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Re-envisioning a Historic U.S. Roadway with Safety, the Environment and the Public in Mind

We all know the nation’s infrastructure is desperately in need of investment and overhaul (our own Tiffany Diehl sheds light on some of the worrying facts in her article Are Bridges in the U.S. Making the Grade? State Rankings Reveal a Grim Reality.)

But when the infrastructure in question resides on one of the most seismically active metropolitan areas in the country, state transportation departments have an imperative to up the ante.

Such is the case with one of the biggest engineering projects in California history, the replacement of the current south access road to the Golden Gate Bridge in San Francisco. Known as Doyle Drive or Route 101, the route is structurally and seismically deficient and, built in 1936, it’s also come to the end of its useful life.

A Spectacular and Sustainable Gateway

The project is an interesting one, because it not only represents huge opportunities for design improvements, but the re-envisioned route, known as the Presidio Parkway, will also create a spectacular and sustainable gateway between the Golden Gate Bridge and San Francisco.

The $1 billion project, started in 2009 and scheduled to complete in 2014, will also create a safer roadway that reduces impact on the environment and cultural resources, respects the project setting (located in the National Historic Landmark District) and surrounding neighborhoods, and meets community needs.

Going Beyond Design

To get the job done, CA DoT contracted AEC firm Parsons Brinckerhoff.  Working with 3D in an assortment of Autodesk software including AutoCAD, Civil 3D, Revit, 3ds Max and Navisworks, Parsons Brinckerhoff is using “just about any and every project that we can in the Autodesk suite to get the job done,” Rebecca Arsham, training manager at Parsons Brinckerhoff, recently told Cadalyst magazine. “Nowhere is this integration of the wide array of Autodesk software more evident than it is in the Presidio Parkway project.”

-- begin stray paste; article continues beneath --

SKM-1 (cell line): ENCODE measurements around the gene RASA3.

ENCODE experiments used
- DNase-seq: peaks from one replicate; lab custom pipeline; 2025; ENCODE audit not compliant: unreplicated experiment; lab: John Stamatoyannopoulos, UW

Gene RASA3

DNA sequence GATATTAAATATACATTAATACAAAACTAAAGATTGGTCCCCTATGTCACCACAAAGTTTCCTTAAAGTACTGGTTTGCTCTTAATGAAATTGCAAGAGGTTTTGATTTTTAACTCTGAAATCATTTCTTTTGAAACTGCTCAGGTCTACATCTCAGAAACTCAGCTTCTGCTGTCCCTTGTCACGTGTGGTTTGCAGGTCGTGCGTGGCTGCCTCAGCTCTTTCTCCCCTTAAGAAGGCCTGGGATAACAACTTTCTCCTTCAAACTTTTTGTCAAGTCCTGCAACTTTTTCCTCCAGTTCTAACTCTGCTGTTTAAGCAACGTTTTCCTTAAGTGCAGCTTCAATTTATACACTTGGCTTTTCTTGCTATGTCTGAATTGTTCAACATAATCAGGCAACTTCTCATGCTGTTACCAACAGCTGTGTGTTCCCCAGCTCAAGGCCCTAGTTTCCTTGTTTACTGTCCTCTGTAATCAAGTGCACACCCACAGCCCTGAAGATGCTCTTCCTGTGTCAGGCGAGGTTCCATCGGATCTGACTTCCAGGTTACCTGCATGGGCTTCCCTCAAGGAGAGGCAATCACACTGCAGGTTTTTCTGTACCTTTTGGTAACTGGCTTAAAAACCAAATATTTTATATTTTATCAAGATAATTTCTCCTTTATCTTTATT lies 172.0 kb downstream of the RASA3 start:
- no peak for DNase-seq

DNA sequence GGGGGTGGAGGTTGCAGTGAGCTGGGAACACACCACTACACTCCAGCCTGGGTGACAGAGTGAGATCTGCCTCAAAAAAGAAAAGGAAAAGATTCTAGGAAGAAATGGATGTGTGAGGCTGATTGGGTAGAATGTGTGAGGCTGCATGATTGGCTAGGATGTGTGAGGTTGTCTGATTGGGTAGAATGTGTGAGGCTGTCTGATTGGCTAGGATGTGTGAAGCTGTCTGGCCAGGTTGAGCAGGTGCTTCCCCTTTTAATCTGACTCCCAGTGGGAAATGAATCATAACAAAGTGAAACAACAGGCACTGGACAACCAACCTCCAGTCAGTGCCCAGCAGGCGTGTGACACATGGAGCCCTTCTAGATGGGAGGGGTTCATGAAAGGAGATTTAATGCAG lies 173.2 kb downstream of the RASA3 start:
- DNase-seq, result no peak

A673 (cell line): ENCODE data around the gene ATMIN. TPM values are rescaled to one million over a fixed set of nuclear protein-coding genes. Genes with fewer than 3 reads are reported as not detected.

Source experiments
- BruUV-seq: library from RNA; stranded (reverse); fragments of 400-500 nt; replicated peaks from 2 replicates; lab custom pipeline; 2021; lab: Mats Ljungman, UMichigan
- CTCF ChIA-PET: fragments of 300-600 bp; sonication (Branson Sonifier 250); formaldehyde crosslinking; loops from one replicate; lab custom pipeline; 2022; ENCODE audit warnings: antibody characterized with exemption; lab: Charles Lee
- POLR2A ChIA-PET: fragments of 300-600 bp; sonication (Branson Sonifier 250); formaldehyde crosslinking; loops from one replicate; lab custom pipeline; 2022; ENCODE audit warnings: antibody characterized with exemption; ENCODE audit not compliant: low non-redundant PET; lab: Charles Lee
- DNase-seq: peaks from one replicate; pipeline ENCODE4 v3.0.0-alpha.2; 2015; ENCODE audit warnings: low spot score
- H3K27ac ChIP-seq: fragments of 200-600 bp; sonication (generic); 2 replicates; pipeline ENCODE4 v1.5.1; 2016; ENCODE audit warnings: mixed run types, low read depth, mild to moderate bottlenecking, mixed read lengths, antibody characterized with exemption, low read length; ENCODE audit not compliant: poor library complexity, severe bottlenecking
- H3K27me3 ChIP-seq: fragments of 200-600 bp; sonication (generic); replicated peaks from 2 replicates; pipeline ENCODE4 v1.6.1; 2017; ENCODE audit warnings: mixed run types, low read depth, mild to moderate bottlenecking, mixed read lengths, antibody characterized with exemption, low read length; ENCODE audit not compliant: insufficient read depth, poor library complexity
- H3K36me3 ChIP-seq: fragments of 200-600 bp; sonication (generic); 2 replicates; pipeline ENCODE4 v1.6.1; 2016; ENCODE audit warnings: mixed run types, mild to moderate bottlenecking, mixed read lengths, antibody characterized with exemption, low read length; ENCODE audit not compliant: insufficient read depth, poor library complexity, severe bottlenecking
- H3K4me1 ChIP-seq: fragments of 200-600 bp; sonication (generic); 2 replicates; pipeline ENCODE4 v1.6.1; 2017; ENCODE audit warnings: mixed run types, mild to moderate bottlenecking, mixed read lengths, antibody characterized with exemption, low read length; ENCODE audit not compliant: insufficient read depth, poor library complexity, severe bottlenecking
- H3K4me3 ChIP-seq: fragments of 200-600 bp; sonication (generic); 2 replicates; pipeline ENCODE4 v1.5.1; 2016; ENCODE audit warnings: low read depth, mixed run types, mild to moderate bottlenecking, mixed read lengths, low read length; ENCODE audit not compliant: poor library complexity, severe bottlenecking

You can read more about how these tools are coming together to make the goals of the project a reality in Cadalyst’s article: AutoCAD Helps Drive Infrastructure Design.

Keeping the Public Informed and Ready

Because Route 101 is such a major artery into the city, public outreach and updates prior and during the project have been critical. To this end, Parsons Brinckerhoff were not only charged with the design and management of the construction, they also developed a variety of design visualization tools that help the public understand the project and anticipate and plan for the detours, closures and so on.

Many of these tools are available on the impressive Presidio Parkway Project Website and include resources such as the Driver’s Toolbox and other static and animated interactive visuals generated in Autodesk 3ds Max and Navisworks, that provide up-to-the-minute traffic flow information, webcasts of real time construction impact, and more.

One particularly unique tool – the Presidio Parkway Transportation Simulator – uses the same imagery to help citizens understand what it will be like to drive on the parkway once the project is complete in 2014.

The simulator is the newest exhibit at the Autodesk Gallery in San Francisco, and lets visitors (quite literally) take a spin on San Francisco’s new gateway to the Golden Gate Bridge! Hop in the driver’s seat and you can actually see, hear and feel what it would be like to drive along the road before it’s completed.

Presidio Parkway Transportation Simulator

If you are in San Francisco, the gallery is open to the public every Wednesday from 12-5 pm, with guided tours from 12:30-1:30 pm. For more information visit: http://usa.autodesk.com/gallery/visit-us/.

Enjoy!

Related Resources

The City of Riviera Beach Customer Success Story – Learn how AutoCAD Civil 3D helped the city of Riviera Beach, Florida complete a roadway design project 60 days ahead of schedule.

Caron is the founding editor of [acronym]. With more than 15 years experience in the publishing and marketing industries, Caron specializes in the public sector and related digital design disciplines. Caron has led the editorial team since [acronym] was launched in 2006 and is the point of contact for contributed articles and guest bloggers. Contact Caron at editor@acronymonline.org.

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